August 5, 2011

Growing Raspberries in the Pacific Northwest

If you live in the Pacific Northwest and have room, you must grow raspberries. Talk about an easy thing to grow!

Raspberries love mild winters and cool summers. So yep, it's perfect here.

Where to plant raspberries:
  • Well drained soil is a must. Raspberries are prone to root rot.
  • They are invasive, so plant them in a location that will allow for them to spread. Raspberry plants have suckers that will grow underground and can shoot up to 10 feet from the plant.   You can dig a trench around the plant that is about a foot deep and place a wood or plastic barrier in the trench vertically. Your neighbors will thank you for doing this. 
  • I've read that they need full sun. However, my mother has the biggest, sweetest raspberries I have ever seen and her plants are in a very shaded backyard. They receive maybe 2-4 hours of sun per day.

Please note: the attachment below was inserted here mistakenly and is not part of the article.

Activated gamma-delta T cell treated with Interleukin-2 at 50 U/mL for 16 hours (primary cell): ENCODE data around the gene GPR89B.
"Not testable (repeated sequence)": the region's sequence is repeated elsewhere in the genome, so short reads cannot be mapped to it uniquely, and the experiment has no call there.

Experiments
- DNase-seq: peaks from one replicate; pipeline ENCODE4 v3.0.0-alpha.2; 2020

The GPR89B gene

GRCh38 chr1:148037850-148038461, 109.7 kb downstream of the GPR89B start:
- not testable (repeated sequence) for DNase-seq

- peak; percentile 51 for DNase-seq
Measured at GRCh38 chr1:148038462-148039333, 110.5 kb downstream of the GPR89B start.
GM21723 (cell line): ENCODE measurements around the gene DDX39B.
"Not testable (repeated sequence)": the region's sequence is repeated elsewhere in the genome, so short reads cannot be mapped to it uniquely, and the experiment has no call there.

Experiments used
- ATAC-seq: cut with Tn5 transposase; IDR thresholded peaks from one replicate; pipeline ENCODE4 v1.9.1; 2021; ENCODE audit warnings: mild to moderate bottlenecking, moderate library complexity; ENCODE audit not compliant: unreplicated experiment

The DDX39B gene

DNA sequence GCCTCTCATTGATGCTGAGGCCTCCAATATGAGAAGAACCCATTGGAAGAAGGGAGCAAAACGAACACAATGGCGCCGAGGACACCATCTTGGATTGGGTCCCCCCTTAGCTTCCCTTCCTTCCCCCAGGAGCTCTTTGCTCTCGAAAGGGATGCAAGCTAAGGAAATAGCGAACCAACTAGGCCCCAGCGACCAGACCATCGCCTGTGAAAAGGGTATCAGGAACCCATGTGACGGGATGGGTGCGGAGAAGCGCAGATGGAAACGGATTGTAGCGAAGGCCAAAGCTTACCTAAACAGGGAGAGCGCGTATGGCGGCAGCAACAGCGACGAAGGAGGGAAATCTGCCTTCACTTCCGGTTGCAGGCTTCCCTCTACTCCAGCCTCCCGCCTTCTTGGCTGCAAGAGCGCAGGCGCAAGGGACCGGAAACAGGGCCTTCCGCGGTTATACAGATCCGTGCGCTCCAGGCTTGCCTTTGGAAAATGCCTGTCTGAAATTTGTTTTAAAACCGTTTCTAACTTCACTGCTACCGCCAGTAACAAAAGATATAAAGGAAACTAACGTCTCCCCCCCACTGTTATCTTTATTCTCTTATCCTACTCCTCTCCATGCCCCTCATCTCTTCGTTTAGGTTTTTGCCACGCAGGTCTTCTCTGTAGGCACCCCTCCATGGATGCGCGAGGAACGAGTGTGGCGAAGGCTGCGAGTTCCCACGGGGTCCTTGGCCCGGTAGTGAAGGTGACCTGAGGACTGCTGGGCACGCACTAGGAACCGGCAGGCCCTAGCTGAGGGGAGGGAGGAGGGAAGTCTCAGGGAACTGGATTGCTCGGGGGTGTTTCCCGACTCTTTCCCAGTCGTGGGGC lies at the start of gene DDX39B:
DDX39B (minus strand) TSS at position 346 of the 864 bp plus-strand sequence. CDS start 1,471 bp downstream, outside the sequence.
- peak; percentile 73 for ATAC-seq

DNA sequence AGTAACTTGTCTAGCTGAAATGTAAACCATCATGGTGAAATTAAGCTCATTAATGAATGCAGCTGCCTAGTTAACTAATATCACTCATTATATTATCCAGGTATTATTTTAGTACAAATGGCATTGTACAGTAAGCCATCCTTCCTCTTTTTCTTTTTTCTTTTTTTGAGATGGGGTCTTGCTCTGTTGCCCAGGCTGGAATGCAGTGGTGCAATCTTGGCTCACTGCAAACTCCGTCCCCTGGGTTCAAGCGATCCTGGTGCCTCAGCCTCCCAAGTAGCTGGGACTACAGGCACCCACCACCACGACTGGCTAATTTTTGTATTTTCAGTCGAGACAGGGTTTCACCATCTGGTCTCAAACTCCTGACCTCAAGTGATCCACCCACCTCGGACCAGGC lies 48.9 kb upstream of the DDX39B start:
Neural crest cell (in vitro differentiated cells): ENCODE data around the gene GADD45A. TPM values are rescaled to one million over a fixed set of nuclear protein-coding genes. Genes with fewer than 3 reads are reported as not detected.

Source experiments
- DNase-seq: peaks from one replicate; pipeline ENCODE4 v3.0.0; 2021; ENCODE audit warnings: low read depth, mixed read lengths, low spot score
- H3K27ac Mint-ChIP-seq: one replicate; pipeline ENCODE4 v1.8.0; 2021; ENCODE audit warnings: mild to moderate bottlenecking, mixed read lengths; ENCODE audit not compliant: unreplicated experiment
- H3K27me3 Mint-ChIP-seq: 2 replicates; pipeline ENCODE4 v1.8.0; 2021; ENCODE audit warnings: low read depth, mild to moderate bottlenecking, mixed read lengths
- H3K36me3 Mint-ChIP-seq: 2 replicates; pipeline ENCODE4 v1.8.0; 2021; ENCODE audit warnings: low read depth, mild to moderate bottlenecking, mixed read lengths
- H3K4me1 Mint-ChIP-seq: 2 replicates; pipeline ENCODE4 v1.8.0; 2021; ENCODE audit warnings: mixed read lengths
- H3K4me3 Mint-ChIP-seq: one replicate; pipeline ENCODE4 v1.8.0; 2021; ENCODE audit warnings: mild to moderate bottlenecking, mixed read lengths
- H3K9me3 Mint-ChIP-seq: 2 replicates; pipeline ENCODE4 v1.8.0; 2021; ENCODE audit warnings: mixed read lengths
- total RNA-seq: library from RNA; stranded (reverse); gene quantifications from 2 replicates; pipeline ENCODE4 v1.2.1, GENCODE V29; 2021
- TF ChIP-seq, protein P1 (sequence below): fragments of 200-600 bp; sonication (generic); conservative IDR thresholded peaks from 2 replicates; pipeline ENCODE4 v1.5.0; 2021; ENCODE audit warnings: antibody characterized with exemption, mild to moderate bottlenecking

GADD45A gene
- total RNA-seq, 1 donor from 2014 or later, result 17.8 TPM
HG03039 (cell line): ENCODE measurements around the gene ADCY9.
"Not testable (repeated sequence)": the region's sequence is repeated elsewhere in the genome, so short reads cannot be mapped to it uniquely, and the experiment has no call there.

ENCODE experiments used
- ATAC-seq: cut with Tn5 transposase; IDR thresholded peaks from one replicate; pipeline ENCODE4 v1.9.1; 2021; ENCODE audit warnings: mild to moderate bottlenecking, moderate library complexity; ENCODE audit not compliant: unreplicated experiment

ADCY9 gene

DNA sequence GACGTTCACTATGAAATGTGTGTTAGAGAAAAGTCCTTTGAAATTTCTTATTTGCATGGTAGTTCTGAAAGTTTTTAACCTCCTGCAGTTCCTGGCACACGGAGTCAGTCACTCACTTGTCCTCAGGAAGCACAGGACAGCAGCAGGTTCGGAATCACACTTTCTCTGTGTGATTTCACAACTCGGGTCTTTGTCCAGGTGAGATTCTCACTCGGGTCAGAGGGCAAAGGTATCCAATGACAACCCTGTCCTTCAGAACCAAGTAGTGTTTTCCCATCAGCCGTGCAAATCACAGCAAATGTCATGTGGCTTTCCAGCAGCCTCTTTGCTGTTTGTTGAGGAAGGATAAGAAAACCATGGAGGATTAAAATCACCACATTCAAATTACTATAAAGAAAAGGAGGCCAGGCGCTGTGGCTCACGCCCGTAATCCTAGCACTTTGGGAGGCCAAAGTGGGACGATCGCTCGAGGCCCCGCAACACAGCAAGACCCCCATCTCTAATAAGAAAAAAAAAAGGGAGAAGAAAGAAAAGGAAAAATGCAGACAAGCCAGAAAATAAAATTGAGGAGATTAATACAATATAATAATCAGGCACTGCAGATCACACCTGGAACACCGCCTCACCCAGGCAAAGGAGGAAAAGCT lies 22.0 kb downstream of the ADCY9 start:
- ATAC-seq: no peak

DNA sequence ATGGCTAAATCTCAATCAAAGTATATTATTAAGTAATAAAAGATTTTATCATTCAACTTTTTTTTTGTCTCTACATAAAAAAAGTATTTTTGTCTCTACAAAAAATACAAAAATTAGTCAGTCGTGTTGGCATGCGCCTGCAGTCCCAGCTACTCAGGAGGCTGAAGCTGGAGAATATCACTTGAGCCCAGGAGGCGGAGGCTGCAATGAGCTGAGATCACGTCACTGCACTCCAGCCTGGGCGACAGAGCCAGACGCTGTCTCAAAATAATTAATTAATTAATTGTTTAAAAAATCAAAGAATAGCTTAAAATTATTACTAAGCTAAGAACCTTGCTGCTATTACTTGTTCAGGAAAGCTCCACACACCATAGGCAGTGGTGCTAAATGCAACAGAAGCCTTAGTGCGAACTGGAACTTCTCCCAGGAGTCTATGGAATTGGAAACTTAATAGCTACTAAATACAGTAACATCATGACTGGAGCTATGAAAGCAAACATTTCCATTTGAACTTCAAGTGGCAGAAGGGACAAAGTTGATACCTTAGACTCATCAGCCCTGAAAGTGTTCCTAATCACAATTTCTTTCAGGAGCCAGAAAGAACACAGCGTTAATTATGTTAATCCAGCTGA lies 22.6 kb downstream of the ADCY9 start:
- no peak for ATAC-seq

Types of raspberries:
  • Summer-Bearing: raspberries will ripen towards the end of the summer.
  • Ever-Bearing: Raspberries will ripen in midsummer and again in early fall. 
Caring for your raspberry plants year round:

  • Plant new canes.  Don't expect fruit your first season. Make sure to cut your new canes to about 8 inches. Don't worry, I will remind you again in the Spring. 
  • Apply a 5-10-10 fertilizer to established plants.
  • Once you have harvested the last of your fruit (from second year canes), cut the canes you picked fruit from all the way down. This will allow the new canes that sprouted up over the summer to receive greater sun exposure. 
  • Once the leaves have dropped from your plant, cut the canes to 5 feet. This is on the new canes that sprouted up over the summer since you already cut the fruit bearing canes back in the fall. 
  • Eat yummy berries that you grew.

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